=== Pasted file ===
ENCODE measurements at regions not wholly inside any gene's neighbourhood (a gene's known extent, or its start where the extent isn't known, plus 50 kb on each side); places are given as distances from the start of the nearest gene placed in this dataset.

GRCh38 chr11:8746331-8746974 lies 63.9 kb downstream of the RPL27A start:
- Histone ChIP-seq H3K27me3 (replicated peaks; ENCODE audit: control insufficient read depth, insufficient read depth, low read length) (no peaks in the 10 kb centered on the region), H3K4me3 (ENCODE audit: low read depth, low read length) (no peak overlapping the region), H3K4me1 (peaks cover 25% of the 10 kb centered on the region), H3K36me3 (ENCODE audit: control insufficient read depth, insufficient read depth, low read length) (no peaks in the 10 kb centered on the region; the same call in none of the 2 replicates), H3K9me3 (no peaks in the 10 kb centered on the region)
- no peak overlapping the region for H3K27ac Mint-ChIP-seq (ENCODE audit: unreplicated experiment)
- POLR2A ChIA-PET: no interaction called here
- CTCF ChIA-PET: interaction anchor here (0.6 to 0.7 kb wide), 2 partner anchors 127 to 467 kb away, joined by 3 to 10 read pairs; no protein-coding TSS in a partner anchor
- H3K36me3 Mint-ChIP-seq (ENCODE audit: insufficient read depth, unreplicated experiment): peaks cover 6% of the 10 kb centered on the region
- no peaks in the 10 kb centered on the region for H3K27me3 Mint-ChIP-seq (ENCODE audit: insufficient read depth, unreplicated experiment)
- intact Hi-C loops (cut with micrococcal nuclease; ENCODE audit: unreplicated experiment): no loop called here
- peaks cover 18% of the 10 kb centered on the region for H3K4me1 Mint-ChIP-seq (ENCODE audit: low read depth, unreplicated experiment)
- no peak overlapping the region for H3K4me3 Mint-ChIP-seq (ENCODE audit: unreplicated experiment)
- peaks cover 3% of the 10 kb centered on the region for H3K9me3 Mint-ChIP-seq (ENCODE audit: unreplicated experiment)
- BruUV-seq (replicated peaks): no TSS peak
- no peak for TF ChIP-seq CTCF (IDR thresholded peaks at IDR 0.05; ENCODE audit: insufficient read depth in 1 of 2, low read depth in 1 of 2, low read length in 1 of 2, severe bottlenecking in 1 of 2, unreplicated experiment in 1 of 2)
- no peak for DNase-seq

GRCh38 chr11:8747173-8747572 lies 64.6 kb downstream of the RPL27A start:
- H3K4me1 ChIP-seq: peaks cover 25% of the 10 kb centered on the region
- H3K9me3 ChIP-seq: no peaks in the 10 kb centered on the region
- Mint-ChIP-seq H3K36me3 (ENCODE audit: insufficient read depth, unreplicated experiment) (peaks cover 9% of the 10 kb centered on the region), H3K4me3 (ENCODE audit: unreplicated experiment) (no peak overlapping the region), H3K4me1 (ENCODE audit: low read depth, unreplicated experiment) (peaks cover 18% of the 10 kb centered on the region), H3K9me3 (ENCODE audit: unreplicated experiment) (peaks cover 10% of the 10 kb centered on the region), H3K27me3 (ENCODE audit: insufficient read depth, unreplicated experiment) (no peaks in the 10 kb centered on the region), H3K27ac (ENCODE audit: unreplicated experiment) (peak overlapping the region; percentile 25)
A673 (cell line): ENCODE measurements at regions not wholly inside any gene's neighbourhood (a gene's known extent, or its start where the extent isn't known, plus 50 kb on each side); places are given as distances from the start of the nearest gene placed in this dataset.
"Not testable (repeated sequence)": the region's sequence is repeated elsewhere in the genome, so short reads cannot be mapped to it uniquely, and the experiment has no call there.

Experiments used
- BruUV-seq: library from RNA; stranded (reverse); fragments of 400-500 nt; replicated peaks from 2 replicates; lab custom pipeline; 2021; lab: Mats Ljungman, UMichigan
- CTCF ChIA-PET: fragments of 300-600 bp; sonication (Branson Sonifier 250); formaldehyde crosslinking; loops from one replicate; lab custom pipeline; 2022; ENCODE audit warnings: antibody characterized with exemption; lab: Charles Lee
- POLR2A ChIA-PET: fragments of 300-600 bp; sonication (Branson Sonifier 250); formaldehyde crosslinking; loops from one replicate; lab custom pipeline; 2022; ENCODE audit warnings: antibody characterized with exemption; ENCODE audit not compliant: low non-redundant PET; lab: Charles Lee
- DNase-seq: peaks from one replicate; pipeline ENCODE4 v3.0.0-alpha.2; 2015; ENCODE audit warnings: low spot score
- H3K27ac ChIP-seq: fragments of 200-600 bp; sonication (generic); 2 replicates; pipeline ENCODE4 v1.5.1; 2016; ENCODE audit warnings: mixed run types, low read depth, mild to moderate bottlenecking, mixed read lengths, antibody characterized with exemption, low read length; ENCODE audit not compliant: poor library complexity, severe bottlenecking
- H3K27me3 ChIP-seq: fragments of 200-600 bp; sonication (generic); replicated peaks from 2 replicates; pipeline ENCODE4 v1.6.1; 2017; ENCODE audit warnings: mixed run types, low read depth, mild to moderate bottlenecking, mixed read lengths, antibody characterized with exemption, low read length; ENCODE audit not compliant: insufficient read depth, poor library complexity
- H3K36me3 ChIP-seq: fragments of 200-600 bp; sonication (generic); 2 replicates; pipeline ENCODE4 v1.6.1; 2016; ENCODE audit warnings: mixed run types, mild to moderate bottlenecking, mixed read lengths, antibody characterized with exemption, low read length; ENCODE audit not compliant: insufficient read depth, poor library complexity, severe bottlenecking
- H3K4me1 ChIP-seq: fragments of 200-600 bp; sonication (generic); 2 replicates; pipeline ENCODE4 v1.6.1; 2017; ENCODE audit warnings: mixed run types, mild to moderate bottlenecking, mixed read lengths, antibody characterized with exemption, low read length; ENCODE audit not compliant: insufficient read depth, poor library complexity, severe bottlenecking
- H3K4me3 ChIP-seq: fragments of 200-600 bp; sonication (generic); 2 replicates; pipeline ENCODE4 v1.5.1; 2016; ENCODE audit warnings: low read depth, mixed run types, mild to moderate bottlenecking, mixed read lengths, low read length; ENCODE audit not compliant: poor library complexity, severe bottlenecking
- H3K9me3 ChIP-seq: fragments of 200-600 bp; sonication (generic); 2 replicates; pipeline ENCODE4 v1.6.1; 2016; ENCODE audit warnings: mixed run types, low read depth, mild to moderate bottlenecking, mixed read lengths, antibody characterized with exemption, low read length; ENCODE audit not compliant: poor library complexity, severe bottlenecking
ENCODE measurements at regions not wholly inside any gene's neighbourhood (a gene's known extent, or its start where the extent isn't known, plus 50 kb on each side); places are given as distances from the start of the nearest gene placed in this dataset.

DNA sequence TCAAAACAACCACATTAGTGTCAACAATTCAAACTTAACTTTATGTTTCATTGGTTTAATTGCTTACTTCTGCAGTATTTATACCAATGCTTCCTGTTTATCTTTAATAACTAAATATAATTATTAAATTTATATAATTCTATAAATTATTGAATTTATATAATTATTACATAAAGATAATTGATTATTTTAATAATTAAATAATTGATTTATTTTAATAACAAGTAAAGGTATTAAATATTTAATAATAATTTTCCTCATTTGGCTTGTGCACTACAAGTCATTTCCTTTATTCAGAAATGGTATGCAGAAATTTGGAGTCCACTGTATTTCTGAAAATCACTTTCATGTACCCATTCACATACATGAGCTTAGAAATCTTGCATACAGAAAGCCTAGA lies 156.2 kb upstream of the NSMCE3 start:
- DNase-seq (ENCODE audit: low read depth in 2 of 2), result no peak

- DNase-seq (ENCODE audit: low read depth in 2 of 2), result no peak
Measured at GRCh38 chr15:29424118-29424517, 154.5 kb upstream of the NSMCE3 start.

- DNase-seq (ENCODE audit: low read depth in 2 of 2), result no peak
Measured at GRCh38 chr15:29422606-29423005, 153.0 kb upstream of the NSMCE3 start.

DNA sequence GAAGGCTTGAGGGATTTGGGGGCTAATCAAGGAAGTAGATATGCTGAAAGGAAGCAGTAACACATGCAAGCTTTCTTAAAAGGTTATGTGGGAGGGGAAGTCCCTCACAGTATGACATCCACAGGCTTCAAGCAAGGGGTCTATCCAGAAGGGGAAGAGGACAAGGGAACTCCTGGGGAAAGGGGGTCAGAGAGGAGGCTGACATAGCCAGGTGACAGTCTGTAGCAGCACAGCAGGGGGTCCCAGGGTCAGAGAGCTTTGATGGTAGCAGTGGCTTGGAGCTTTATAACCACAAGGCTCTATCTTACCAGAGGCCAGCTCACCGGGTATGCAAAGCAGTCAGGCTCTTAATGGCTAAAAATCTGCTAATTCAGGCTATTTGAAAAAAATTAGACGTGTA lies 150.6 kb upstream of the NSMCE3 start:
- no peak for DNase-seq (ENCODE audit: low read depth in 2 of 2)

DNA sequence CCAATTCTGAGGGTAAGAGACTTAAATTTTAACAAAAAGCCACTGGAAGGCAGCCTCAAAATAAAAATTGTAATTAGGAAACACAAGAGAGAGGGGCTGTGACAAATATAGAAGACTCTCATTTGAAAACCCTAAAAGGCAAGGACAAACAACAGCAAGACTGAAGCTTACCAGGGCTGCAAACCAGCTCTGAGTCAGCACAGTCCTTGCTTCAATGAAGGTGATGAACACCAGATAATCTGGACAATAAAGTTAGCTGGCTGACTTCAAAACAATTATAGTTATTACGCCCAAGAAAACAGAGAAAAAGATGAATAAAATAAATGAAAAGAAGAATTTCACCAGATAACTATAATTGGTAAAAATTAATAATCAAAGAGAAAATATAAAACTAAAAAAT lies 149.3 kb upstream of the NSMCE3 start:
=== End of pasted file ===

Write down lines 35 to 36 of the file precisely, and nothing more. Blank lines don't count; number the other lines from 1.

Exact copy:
- DNase-seq (ENCODE audit: low read depth in 2 of 2), result no peak

- DNase-seq (ENCODE audit: low read depth in 2 of 2), result no peak